As we journeyed through themes of hospitality and justice during our 40 Days of True Religion, one thought always came back to me. How can we apply these truths when it comes to the church’s interactions with people with disabilities? How can we practically accept and love people with disabilities here? For me and for PCC, this isn’t some random question. It really matters to me. For those of you who don’t know me, I am Candace Lee. As a child, I didn’t realize the challenges I would face. 

I was born with a photographic memory and a Cerebral Arteriovenous Malformation. That is an abnormal connection between arteries and veins. CAM can occur throughout the body, though mine has developed in the brain. I am now in the process of exploring treatment options.

Over the years, life was not easy, even in church. As someone with Autism, it is very difficult for me to make and keep friends. There have been times that I have felt like people were making fun of people with disabilities. Sometimes I overheard comments that did not build community. At times I’ve felt like an outsider looking in. Though it hasn’t always been easy, I have found some ways of being a part of the church. I have helped decorate the church for 2 years and I attend the YAM (Young Adult Ministry) small group. The Handcrafted group has made a difference in my life by knowing that I can give back and contribute to my community. There are many people who have been very inspirational in my life through this church community that I love.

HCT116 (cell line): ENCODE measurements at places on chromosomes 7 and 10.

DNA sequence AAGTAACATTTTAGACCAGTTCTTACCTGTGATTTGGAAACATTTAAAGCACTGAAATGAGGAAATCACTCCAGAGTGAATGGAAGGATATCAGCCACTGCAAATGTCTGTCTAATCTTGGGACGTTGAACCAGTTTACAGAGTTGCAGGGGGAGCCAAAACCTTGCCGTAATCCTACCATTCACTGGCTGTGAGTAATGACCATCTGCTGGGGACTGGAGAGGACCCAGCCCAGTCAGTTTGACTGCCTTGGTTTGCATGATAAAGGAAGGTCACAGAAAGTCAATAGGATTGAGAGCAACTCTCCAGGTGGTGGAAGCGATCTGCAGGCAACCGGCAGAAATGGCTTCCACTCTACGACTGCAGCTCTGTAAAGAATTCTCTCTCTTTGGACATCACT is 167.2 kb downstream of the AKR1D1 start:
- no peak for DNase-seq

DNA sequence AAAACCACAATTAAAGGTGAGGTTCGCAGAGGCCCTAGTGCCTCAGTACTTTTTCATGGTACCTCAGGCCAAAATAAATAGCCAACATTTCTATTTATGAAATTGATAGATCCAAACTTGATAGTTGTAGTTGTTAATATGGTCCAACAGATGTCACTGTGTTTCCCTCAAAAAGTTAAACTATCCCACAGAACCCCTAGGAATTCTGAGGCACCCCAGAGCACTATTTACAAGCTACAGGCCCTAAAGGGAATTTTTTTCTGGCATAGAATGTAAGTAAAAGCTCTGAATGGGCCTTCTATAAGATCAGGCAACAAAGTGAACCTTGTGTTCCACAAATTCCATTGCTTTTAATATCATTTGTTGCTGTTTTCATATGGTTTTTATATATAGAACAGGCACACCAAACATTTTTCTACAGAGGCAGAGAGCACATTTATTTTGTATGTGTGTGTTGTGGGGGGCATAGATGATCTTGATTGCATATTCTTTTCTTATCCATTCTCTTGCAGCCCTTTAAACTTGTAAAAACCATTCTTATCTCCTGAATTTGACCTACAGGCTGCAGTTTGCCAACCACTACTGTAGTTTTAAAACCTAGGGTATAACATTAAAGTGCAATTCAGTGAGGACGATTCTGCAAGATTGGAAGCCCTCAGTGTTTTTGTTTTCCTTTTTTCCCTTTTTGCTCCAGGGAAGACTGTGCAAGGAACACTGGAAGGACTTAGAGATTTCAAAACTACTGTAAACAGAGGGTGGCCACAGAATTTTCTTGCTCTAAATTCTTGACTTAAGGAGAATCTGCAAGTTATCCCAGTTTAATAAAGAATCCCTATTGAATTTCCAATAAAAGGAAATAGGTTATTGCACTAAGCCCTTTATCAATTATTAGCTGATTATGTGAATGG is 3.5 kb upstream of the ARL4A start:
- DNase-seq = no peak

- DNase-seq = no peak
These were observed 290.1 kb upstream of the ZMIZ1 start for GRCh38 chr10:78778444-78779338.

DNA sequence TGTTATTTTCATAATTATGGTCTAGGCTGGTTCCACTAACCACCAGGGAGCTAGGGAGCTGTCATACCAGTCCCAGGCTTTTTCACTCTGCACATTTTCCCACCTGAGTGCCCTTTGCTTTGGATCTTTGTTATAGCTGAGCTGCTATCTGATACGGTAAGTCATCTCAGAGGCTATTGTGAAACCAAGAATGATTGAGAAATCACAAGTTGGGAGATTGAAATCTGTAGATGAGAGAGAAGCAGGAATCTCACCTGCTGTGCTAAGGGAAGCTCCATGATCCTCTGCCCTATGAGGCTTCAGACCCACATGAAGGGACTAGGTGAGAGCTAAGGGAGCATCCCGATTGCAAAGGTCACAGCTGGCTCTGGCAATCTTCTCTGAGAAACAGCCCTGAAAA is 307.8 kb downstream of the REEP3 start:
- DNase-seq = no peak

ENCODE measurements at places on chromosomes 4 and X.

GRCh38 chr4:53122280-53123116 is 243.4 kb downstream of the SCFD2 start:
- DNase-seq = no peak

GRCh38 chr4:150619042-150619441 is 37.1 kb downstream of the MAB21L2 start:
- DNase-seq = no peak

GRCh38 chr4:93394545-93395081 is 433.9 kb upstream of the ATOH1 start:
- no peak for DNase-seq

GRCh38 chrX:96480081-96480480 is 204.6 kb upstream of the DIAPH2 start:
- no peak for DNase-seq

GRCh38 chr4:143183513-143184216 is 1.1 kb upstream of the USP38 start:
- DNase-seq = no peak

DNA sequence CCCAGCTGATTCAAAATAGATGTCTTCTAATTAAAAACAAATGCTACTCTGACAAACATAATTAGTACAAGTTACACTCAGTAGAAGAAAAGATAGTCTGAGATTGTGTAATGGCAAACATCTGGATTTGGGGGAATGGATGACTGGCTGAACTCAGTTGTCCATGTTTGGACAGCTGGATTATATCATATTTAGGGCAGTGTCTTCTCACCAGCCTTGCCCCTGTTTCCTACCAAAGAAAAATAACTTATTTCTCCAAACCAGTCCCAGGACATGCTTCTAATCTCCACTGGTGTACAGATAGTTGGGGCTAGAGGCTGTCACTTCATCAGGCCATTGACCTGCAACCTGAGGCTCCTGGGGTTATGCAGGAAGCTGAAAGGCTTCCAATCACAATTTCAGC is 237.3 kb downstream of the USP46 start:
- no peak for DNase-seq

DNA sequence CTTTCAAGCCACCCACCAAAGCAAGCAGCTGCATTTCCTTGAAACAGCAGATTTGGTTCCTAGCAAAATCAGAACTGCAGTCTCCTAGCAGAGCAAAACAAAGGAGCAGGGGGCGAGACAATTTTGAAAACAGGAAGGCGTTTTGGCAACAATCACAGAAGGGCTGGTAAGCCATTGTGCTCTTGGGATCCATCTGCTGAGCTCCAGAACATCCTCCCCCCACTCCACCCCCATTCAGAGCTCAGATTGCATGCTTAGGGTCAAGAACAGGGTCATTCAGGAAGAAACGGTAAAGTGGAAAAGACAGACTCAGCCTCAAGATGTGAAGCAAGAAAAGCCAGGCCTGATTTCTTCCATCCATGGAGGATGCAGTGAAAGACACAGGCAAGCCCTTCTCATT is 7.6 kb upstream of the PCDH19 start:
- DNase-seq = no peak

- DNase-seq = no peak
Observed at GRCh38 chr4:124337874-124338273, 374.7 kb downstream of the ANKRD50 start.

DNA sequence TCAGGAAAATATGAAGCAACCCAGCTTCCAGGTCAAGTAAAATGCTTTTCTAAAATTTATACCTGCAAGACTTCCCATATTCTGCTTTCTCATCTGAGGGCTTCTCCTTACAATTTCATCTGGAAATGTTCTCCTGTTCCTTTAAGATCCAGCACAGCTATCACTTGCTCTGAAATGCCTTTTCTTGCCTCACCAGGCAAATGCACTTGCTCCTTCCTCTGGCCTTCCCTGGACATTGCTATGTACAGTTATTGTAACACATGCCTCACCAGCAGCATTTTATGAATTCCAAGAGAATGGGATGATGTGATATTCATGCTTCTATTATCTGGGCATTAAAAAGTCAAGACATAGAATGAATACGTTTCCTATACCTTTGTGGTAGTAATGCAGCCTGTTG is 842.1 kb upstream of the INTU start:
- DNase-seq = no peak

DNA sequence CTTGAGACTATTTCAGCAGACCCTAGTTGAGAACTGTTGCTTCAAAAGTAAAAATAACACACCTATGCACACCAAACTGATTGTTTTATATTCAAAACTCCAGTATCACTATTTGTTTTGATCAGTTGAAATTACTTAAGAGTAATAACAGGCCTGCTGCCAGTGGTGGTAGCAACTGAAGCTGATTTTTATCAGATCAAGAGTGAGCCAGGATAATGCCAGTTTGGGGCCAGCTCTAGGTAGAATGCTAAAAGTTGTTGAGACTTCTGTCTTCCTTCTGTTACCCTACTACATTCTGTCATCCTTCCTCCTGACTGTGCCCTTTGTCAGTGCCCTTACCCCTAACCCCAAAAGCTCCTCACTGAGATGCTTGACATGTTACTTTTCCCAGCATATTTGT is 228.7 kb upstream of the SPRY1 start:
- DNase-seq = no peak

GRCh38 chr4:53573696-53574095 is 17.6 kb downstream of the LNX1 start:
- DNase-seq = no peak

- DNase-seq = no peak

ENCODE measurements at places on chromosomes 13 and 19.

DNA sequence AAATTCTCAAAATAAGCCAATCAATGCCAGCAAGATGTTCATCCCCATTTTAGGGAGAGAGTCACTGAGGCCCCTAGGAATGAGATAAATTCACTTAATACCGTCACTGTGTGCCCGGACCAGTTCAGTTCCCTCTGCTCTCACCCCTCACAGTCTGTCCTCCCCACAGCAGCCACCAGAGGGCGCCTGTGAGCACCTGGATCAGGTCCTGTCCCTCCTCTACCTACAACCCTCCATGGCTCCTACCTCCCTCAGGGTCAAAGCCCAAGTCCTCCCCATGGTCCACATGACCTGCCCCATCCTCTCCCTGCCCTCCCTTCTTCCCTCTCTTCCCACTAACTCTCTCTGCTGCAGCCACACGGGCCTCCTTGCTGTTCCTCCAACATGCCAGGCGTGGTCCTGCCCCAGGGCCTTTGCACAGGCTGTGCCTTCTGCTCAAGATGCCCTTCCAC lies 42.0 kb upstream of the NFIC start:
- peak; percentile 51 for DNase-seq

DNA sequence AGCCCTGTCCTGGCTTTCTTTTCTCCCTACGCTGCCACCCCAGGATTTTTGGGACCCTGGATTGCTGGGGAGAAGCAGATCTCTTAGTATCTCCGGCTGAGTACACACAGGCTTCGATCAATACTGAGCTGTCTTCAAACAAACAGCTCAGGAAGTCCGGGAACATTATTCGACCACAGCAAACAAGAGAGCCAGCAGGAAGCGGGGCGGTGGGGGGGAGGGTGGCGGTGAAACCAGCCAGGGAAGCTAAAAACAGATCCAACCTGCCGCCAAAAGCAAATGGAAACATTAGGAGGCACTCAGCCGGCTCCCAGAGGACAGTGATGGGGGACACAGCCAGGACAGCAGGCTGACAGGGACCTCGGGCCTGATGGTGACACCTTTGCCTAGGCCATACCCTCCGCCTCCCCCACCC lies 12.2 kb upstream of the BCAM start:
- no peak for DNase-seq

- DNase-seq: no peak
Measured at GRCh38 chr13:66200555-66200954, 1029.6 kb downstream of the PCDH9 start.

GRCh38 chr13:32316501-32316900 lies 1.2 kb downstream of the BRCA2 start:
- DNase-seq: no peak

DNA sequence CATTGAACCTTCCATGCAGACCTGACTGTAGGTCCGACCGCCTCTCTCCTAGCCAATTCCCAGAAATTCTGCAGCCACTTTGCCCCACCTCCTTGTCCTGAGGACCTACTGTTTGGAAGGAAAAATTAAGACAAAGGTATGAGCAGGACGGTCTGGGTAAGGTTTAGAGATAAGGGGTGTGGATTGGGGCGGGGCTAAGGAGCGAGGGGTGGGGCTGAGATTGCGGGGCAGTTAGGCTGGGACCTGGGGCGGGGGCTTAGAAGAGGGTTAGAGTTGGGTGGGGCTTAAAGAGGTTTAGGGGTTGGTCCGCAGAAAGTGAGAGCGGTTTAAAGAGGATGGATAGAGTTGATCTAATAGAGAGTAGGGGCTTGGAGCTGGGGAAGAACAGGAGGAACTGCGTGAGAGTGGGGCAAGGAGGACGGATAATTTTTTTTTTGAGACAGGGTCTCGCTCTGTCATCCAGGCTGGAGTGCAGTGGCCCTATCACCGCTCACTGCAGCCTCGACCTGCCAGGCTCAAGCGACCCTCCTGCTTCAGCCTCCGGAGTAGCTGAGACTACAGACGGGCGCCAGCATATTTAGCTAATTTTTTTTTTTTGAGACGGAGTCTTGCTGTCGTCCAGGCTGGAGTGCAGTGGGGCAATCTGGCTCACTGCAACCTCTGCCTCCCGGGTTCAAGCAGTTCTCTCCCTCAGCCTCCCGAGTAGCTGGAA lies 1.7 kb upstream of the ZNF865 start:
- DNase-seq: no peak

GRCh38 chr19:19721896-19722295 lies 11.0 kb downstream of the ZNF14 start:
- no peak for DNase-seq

I write this because I hope and believe that PCC can be a place known for loving people with disabilities. We can be a place where no one has to feel like an outsider. I am committed to this church family, which can be challenging for someone also on the Autism spectrum. So I have been thinking. What could we do to communicate openness to those with disabilities? There is a Christian family that started a business called, “Jordyn’s Summer Shirt Project,” in order to teach their daughter Jordyn, who has Autism, job skills. The family designed a shirt with the slogan, “BE KIND TO EVERYONE.” What a wonderful idea. I think that it would be amazing if PCC would be willing to look at their website to learn more about this family and how we can support them as well as other companies that contribute to the success of hiring and employing individuals with Autism and other developmental disabilities. 

If you want an example of how to treat someone with a disability, just follow Dr. Joanna Nachef around for a few days. She and my family – they will show you what it looks like. 

Brought to you by a member of PCC, Candace Lee.